An ass so perfect there’s no way Sam can pull his eyes away as he walks half a block behind her up the hill, past the cheese shop, the bookstore, the lauded new wine place with the bright red door. He pretends to browse the table of American flags, half off at Hoyts Hardware, as she approaches the Parlor, the upscale small-plate restaurant that opened three months ago. A man on his way out behind his wife holds the door open for her, lingers to catch a glimpse of her from the back, no doubt praying his wife doesn’t see.
Like Sam said: that ass.
The restaurant took over the space once occupied by two generations of Finnerty dentists, the brick facade replaced by a sleek glass wall. Sam pauses in front of it, watching her cross the room and sit at the bar.
Linen blazer off. Drink ordered.
She takes a book from her bag, her shoulder blades rising like the wings of a bird under a thin white tank top as he passes, stopping to look at the listings in the window of the realtor’s office next door. Exactly nine minutes he waits, long enough for her to be nearing the end of her drink, feeling the familiar rush of adrenaline as he loosens his tie an inch and turns around.
The door to the Parlor opens as Sam approaches, releasing an air-conditioned gust into the humid evening air. “Dr. Statler.” A patient is standing in front of him, and he has to hunt for her name. Started two weeks ago. Carolyn. Caroline.
“Catherine,” Sam says. Fuck. What absolutely never happened to him back in New York happens all the time here— running into patients on the street, in the grocery store, yesterday at the gym, where he ran three miles on the tread- mill while Alicia Chao, the newly divorced humanities professor with a history of anxiety, worked the elliptical—and it makes him feel off-balance every time. “How are you?”
“I’m good,” Catherine says. Catherine Walker. She’s a well-known painter in New York, bought a million-dollar home overlooking the river. “This is Brian.” Sam shakes his hand. Brian: the restaurateur who doesn’t satisfy her in bed. “I’ll see you tomorrow,” Catherine says as Sam steps inside.
“Will you be dining with us tonight?” the girl at the podium asks. She’s young and blond. Tattoos. Very pretty. An art student is his guess, with a piercing hidden somewhere under her clothing, the type he once would have assuredly had in bed by ten tonight.
“No,” Sam says. “Just a quick drink.”
The bar is crowded with recent transplants from the city, sharing plates of roasted brussels sprouts and nine-dollar pickles. Sam makes his way toward the woman, allowing his elbow to graze her arm as he passes.
Her purse is resting on the stool between them, and Sam bumps one of its legs as he sits, hard enough to knock it to the floor. “Sorry,” he says, reaching down for it.
She smiles as she takes it from him, hooks it under the bar, and returns to her book.
“What’ll it be?” the bartender asks. He’s got slicked-back hair and shockingly white teeth.
“Johnnie Walker Blue,” Sam says. “Neat.”
“A man with expensive taste,” the bartender says, as Sam pulls a credit card from his wallet. “My favorite kind.”
“And I’d like to buy this woman a drink. For inconveniencing her purse like that.”
She smiles tersely. “That’s nice of you. But my purse is fine.” “No, I insist. What are you drinking?”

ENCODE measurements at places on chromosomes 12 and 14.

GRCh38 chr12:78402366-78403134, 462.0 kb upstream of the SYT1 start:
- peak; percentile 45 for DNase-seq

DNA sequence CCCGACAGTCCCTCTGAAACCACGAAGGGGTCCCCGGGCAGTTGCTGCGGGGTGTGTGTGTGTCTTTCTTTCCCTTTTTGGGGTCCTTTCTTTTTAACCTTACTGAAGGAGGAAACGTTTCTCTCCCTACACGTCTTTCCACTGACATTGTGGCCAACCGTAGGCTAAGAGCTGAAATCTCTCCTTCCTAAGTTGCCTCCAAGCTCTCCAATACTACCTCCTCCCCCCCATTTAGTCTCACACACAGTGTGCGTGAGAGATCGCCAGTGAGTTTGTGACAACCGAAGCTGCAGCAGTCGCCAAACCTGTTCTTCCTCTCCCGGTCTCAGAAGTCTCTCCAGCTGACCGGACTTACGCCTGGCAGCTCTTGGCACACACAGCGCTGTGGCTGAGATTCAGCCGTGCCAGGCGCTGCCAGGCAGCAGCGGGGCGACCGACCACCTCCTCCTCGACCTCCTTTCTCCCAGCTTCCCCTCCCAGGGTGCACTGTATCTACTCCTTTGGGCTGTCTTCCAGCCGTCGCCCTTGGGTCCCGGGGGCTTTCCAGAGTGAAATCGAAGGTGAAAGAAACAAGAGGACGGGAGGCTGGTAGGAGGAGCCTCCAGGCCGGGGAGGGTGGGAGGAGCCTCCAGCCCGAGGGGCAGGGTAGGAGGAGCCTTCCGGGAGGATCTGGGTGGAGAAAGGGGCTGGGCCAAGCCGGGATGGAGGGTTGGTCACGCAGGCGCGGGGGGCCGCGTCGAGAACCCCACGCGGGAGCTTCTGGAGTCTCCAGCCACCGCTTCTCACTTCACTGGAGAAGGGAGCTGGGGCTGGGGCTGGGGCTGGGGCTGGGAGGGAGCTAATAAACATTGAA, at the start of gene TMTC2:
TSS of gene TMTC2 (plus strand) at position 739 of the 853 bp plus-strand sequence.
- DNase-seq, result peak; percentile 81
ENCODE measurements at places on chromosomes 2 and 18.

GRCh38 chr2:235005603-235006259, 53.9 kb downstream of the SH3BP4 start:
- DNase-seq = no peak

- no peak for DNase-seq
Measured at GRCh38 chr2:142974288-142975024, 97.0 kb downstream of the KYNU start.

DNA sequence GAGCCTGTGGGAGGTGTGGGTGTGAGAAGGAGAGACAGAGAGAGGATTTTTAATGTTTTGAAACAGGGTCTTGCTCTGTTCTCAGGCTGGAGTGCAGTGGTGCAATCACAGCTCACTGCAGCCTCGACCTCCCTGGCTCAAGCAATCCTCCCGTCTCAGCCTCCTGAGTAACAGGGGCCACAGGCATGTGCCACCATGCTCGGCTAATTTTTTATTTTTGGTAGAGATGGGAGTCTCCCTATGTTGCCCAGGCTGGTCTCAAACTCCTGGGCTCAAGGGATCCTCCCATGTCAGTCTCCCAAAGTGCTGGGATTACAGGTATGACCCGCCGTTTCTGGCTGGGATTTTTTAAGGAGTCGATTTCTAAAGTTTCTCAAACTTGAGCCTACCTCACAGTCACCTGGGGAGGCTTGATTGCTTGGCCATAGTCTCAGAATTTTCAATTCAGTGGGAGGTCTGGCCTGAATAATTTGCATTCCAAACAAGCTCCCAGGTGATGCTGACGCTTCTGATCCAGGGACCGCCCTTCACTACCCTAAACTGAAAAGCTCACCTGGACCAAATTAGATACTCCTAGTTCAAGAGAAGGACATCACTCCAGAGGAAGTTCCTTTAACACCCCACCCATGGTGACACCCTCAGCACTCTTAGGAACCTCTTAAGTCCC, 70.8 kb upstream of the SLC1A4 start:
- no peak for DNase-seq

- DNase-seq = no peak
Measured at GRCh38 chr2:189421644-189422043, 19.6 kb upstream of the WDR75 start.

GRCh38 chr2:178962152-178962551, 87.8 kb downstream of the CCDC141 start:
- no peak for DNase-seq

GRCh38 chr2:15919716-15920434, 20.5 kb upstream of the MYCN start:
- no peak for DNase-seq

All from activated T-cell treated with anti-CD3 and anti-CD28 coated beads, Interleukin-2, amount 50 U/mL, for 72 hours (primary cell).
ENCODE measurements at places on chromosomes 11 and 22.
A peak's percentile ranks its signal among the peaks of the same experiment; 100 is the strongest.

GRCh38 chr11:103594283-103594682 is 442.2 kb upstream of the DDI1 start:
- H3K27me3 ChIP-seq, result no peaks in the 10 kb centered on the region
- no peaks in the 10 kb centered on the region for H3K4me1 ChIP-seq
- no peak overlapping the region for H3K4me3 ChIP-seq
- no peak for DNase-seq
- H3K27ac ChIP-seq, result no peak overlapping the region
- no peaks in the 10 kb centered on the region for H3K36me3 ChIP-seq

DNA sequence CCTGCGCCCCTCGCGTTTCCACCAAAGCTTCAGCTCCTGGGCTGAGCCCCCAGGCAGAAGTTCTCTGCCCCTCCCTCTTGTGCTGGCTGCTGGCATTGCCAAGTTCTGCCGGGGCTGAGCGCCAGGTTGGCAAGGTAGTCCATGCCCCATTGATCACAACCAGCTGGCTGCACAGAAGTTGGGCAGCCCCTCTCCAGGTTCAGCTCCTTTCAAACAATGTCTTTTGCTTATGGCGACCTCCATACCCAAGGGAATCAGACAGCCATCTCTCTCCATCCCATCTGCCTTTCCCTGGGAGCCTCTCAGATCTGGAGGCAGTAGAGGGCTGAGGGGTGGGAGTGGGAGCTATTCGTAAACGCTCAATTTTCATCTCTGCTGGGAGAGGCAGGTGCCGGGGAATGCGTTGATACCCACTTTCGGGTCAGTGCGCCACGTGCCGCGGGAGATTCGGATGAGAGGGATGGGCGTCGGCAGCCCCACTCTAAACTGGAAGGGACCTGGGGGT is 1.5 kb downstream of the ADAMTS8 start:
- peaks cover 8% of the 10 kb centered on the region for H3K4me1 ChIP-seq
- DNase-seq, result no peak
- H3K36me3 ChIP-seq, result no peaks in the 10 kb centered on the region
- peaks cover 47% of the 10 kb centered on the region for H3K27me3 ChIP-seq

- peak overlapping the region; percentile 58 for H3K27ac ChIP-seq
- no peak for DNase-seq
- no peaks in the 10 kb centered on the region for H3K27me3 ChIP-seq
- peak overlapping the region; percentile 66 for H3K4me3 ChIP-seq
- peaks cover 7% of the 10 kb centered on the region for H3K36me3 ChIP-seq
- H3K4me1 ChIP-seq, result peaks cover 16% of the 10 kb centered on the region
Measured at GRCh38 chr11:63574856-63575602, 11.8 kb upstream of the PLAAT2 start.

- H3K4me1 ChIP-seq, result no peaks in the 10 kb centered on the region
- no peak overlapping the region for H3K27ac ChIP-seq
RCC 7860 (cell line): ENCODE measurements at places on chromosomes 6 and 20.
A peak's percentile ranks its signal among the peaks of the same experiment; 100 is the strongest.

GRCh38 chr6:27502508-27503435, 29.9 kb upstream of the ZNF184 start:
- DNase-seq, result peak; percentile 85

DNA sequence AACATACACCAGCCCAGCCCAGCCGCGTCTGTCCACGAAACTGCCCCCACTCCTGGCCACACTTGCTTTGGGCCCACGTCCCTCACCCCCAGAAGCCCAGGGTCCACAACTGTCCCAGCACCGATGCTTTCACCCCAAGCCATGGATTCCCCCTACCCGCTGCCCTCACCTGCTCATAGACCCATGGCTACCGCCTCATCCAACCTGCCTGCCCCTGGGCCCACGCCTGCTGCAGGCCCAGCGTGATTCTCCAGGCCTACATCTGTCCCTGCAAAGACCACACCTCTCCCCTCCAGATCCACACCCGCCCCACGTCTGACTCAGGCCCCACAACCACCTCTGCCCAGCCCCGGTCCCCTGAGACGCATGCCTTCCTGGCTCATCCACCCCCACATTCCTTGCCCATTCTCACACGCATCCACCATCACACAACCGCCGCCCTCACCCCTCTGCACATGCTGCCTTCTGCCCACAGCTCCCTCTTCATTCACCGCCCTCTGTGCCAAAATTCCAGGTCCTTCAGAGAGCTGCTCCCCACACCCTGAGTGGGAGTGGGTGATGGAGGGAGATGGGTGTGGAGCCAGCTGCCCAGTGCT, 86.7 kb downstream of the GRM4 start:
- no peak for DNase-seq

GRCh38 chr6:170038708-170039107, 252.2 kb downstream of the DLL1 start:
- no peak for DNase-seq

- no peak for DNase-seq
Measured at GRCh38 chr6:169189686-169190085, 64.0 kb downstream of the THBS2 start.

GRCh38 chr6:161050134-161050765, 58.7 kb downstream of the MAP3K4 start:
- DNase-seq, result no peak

She hesitates, takes stock of him. “Okay, fine,” she says. “Gin martini. Five olives.”
“A martini? Would have pegged you more as a rosé drinker.” “How gendered of you,” she says. “But you know what they
say about martinis.”
He’s learned to observe people unobtrusively, a professional necessity that allows him to see that underneath the white tank top she’s wearing a pale pink bra with lace trim, that the skin on her shoulders glistens. “No, what do they say about martinis?” Sam asks her.
“‘The proper union of gin and vermouth is a great and sudden glory; it is one of the happiest marriages on earth and one of the shortest-lived.’” The bartender sets her drink in front of her. “Bernard DeVoto.”
Sam nods down at her book. “Is that who you’re reading?” She flashes the cover, revealing an image of a woman in silhouette. “No, this is that thriller everyone’s talking about.”
“Good enough. Another unreliable female narrator. I’m get- ting a little tired of the way women are being depicted in fic- tion right now, to be honest.”
“And how’s that?” Sam asks.
“Oh, you know,” she says. “That we’re prone to neurosis and/or hysteria and our judgment shouldn’t be trusted, thus legitimizing the hegemonic idea of masculinity and men’s dominant position in society and justifying the subordination of women.” She picks up her glass and returns to her book. “Anyway, thanks for the drink.”
Sam allows her to read one more page before leaning in. “Hey, smarty pants. You visiting for the weekend?”
“No,” she says, turning the page. “I live here.”
“You’re kidding. Chestnut Hill is a small town. I think I would have remembered seeing you.”
“I’m new.” She looks up at him. “Moved here last month from New York. A ‘cidiot,’ I believe we’re called by the locals?” She slides an olive from the plastic stirrer with her teeth, and he’s imagining how salty her lips must taste when he feels a hand on his shoulder. It’s Reggie Mayer, the pharmacist. His wife, Natalie, is a patient; she thinks Reggie smells like salami. “Natalie’s not feeling well,” Reggie says, holding up a plastic to-go bag. “Bringing home some soup.”
“Tell her I hope she feels better,” Sam says, leaning in a few inches, detecting no smell.